Mountain meadows studied for evidence of global warming |

Mountain meadows studied for evidence of global warming

Allen Best/Special to the Daily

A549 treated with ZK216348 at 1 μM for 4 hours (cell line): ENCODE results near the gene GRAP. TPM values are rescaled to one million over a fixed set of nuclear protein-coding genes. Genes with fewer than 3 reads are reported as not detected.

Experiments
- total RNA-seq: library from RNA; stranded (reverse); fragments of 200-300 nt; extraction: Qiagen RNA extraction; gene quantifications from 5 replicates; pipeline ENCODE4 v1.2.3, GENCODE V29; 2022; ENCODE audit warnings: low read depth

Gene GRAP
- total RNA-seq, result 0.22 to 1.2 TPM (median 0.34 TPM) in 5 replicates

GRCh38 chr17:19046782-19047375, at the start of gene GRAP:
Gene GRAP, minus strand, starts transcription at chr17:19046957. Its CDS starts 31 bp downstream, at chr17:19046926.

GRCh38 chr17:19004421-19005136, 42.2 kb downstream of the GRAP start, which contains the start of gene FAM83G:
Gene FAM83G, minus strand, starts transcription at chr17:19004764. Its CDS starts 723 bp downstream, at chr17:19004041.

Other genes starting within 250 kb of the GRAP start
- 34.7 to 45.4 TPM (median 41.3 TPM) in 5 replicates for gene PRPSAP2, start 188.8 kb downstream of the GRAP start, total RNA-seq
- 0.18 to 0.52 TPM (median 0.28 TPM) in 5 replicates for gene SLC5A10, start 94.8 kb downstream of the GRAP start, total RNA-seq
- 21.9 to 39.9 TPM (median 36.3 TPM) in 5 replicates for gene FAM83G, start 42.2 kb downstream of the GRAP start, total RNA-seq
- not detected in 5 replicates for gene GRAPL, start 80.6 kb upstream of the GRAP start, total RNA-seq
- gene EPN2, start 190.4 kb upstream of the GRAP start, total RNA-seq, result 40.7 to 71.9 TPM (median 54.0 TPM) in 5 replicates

JACKSON HOLE, Wyo. – An ecologist from Iowa State University who has been working in Yellowstone and the Grand Tetons for more than a decade theorizes that as the planet gets hotter, mountain meadows will begin to disappear.To test this theory, explains the Jackson Hole News & Guide (June 25), she first had to classify existing meadows and catalogue the birds and butterflies that occupy those habitats. If the meadows do shrink, or become drier, it’s going to make a big change in the biodiversity, she says.She has already observed one change. A butterfly, the Parnassius, which is known to favor dry meadows, showed up at a meadow that typically is wet. To what extent drought caused this meadow to dry up, the newspaper didn’t say, but apparently the ecologist has her eyes open.——Composting plant to process Whistler wasteSQUAMISH, B.C. – A waste company expects to begin operations in January at a $7 million centralized composting facility for the Sea to Sky corridor between Vancouver and Whistler. The business expects to process 50 metric tons of organic matter a day, including food waste, bio-solids, organic construction waste, and clean wood waste, reports the Whistler Question (June 26).”Whistler is a very big producer of food waste, because of all the hotels,” explained Pat Taylor, administration manager with Carney’s Waste System. “This facility would divert a significant amount of matter from the municipal landfills, reduce the amount of methane gas produced by organic waste in landfills, and reduce the tipping fees required to dump organic matter in landfills by 50 percent.”Really, organic waste is a resource which is being misplaced, because after composting it, it is a usable soil amendment,” he said. “Certainly in Whistler where there isn’t a lot of good soil, what better way to get rid of all your food wastes than by turning them into usable soil?”Most of the composting will occur in sealed chambers, eliminating most odors and problems with wildlife.——-Banff studying how to discourage retail chainsBANFF, Alberta – Residents in Banff are concerned about the mom-and-pop shops being replaced by Gap, Lush, and Starbucks as well as other multinational corporations. This could cause Banff to lose its distinctive mountain town feel, they say.Adding to this sensitivity is that Banff is fast running out of space to grow. It’s located on a townsite within Banff National Park, and the land agency, Parks Canada, has put a cap on residential and business growth in the townsite. Using a random draw system, Banff has already allocated about 250,000 square feet of the allowable 350,000 square feet of incremental new development. That cap is to be reached in 2006.”People are concerned about corporate branding of place,” Randall McKay, Banff’s manager of planning and development, told Rocky Mountain Outlook (June 19). “I think it’s important to maintain a sense of place and have some control over that if you want a unique visitor experience.”Banff may consider controlling the size of retail stores and eating and drinking establishments. That has been done from Canmore to Taos. However, McCay conceded that it would be a “big step” to try to regulate what kind of businesses are allowed.Municipal planners say they intend to look at other communities, including California’s Napa Valley, to study how they have dealt with the invasion of franchised businesses. They are also looking at Aspen, which is reportedly expecting to end commercial development in 2016. Businesses there that serve locals are given points in something of an affirmative action plan. Also, Steamboat Springs city officials have been discussing whether they should tinker with the business mix.——–Rec fee demo program replaced by volunteersTELLURIDE – Yankee Boy Basin, which is located between Ouray and Telluride, has become the first place in the U.S. to reverse the unpopular Forest Service Recreation Fee Demonstration program. Volunteers have instead taken over stewardship of the area.In 2001, the Forest Service began assessing a $5 fee for entrance to the area, which includes access to 14,000-foot Mount Sneffels, as well as Imogene Pass. A couple who has lived in the area for more than 30 years has organized 43 volunteers to manage and maintain the area. Without the unpopular rec fee demo program, they told The Telluride Watch (June 24), they probably wouldn’t have found so many volunteers.

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